Mia Culpa Jason Calacanis
Mia Culpa Jason Calacanis which I think translates from the original Italian to “That’s my Coffee Jason Calacanis.” For those of you who don’t know, Jason Calacanis is a guy who heard the words of Horace Greeley, “Go West Young Man.” Yes, one day this guy from Brooklyn, prior to the hipsterfication of Brooklyn, you know when Brooklyn was still inhabited with urban hillbillies, struck startup unicorn gold and then packed up his bags and moved about 400 miles north of Beverly (that’s a Beverly Hillbillies reference).
Why Mia Culpa? To catch you up from our last episode of Mr. Cranky is an Asshole in which I trashed Jason’s Angel University (see episode one here) and took some cheap yet self amusing shots. You know self amusing, which is to comedy what masturbation is to making love.
The Jason Calacanis Empire
Jason Calacanis is one of many startup gurus who has built a startup conglomerate consisting of multiple branches:
- Launch Accelerator – a startup accelerator which competes with my Brake Decelerator
- Launch Angel Investment Syndicators – this is similar to the kind of syndicates that Paul Singh puts together except, Jason Calacanis is not an idiot, he’s not full of shit, he has real connections to people, and many of them aren’t in Dubuque IA, and he actually understands deal terms and oh yes, people who know shit don’t laugh at him, and just to keep piling on… he has access to great deals, not just deals that nobody wants like when Paul invested in Speek, a company that’s basic thesis was butt tattoos was a business model.
- Author – His book Angel, rated 5 stars with 381 reviews, which is like 381 more legitimate reviews than that ass hat, angel king, Ross Blankenship’s book garnered.
- Podcast – This Week in Startups, one of my goto podcasts
- Blogger – Chocked with good stuff
- Launch Events – Angel University: we’ll dig into this in more detail in the post, Launch Events: Festivals and Summits, Founder University: A sponsored free event for founders who want to learn how to build a company and raise money.
What I Learned About Jason and Myself
Okay, so enough pumping up the Jason Calacanis empire of stuff! After I thoroughly trashed Jason Calacanis Angel University, let me admit… I might have been a tad bit harsh. Yet, Jason, in full confidence of his ability and his force of personality, invited me to attend the event and I did. Jason fully admits he’s been a lucky guy. Many lucky people who hit a double spend their life on second base. Jason took his double and through talent, hubris and hard work has parlayed his luck to put him in the position of rounding third-base and heading home. Sometimes his public persona can be off-putting, said the pot to the black kettle.
Here’s what I realized about myself and about tribalism. It is impossible for an anti-Trump and Trump people to change the other’s mind… they just talk past each other. Most people on either side of that issue are entrenched in their positions. That’s how tribalism works? This week with the release of the Mueller Report, if you consume your news from MSNBC, you know that Trump is totally guilty and if you are a Fox viewer, you are sure it was a Hoax perpetrated by the Democrats. One side says he’s guilty and another he’s totally exonerated.
It’s like two different groups of people skipped reading the report. Instead, they let MSNBC and Fox News give them book reports. One group thinks the book was Carl Marx’s, The Communist Manifesto and the other group thinks it was Atlas Shrugged. Those two books couldn’t be more different. What would have happened if the viewers read the book instead of allowing the network to boil it down for them? What if we read the Mueller Report and made up our own minds instead of allowing the network executives to form our tribalist opinions.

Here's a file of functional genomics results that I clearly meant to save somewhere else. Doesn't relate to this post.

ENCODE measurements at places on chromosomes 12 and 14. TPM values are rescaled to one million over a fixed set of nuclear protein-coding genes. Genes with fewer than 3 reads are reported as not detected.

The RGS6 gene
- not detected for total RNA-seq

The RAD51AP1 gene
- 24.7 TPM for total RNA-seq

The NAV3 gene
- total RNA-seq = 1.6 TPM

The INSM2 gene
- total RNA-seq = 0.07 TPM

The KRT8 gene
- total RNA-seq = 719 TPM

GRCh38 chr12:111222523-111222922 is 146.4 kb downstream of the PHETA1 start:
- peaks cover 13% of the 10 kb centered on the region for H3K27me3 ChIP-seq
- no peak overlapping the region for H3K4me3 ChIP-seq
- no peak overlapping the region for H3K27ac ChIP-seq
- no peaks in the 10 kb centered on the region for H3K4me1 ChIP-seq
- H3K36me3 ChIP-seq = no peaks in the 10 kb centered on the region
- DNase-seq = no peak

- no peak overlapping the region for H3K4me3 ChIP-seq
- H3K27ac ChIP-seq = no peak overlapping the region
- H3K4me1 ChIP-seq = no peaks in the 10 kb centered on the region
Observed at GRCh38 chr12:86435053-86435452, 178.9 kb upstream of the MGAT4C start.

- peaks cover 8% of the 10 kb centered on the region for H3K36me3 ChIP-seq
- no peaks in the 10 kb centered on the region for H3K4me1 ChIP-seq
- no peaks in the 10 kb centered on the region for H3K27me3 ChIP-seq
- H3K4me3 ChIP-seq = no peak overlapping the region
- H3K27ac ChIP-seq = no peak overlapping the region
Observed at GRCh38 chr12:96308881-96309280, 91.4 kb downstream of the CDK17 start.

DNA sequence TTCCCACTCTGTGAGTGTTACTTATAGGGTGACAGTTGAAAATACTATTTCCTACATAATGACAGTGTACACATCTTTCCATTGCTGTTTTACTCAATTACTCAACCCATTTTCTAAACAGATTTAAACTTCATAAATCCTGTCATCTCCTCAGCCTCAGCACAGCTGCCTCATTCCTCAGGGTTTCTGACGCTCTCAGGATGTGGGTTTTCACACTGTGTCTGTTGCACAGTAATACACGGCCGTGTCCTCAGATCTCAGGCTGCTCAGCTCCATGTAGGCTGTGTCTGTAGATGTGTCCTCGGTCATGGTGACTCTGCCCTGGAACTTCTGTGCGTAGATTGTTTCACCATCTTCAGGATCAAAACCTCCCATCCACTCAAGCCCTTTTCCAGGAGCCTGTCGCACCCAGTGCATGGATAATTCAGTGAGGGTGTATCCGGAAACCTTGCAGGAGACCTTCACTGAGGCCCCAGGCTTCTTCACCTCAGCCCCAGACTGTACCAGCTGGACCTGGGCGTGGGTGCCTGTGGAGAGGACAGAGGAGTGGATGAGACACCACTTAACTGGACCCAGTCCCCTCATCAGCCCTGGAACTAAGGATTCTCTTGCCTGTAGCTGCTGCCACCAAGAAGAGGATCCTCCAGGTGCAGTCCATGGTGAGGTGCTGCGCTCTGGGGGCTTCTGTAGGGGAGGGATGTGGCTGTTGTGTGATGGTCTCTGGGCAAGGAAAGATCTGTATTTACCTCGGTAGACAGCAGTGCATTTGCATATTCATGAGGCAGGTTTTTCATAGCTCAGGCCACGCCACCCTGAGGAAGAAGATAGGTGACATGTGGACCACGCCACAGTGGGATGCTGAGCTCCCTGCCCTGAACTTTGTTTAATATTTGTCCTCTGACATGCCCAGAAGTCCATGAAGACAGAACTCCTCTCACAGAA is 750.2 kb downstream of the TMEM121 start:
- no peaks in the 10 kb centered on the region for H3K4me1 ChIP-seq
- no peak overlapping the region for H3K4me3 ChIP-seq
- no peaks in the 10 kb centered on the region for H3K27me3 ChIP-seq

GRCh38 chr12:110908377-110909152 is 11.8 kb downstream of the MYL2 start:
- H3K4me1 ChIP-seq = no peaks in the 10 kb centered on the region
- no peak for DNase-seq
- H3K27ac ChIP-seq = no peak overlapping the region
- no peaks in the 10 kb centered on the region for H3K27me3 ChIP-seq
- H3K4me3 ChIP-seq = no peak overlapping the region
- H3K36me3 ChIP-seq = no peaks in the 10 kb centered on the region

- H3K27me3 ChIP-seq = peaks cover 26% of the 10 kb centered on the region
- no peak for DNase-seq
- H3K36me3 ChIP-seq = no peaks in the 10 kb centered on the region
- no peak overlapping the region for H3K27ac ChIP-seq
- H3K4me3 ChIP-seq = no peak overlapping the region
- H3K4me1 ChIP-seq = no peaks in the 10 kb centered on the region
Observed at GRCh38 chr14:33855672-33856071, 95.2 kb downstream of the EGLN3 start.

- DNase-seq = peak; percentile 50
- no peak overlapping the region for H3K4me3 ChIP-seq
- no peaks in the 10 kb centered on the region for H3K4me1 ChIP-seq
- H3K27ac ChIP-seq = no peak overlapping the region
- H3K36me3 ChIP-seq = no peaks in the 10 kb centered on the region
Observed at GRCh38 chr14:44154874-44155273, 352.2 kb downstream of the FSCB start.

That’s what it’s like when some arrogant cranky schmuck writes about an event without ever going to the event? He writes a bad post like, Bullshit Jason Calacanis Angel University. What happens when that same guy goes to the event? He writes a post like, Mia Culpa Jason Calacanis.
I’m going to skip straight to the thumbs up or thumbs down. As an educational, event, I’d say that 7.23% of the content was new to me and educational useful (7.23 you say? That’s because in a PR seminar I learned that when your winging statistics, make it seem less like an out-of-the-butt prediction by using a number that isn’t a round number). Was it entertaining… yes! Was it worth $500? Not to me. Because everything I learned I could have learned if I gave one iota about being an angel investor. I’m sure others didn’t blink writing a $500 check for the event and found it totally worthwhile.
If I judged it on entertainment value alone, I just paid $179 per seat to see ELO in the Capital One Center. As compared to that, I’d pay $25 dollars to see Jason, and there was brunch, so I’d kick in another $25. And I’d pay $5 to have my picture taken with Jason. So to me, it was worth $55.
Best Quotes From The Event
How about we start with some of my favorite quotes?
“When a founder spends most of his time in a pitch presenting all the articles, awards, trials, non-paying users as acheivements and in the end breazes by the finances that is a problem.”
In other words, a founder that focuses on glitter traction and not real traction, there is probably an issue with the founder or the company.
Jason asked a founder a question, the founder meandered, beat around the bush and after about 45 seconds had not yet addressed the question. He then said to the founder,
“Remember, aswer my question first and then filibuster.”
Another good quote after a founder kept droning on and on, Jason said,
“Founders are like mustangs. Let them run. They’ll tire out eventually.”
Here’s one that Jason later qualified from all VCs to 10% of VCs
“VCs are assholes who beleive they can run over previous investors.”
“Most accelerators are run by failed entrepeneurs who don’t have the ability to build a company or be a VC.”
“If you overpay, you reduce your chances. If you can get two 5% of two good companies instead of 5% of one company with the same amount of money you get to play two cards from the deck.”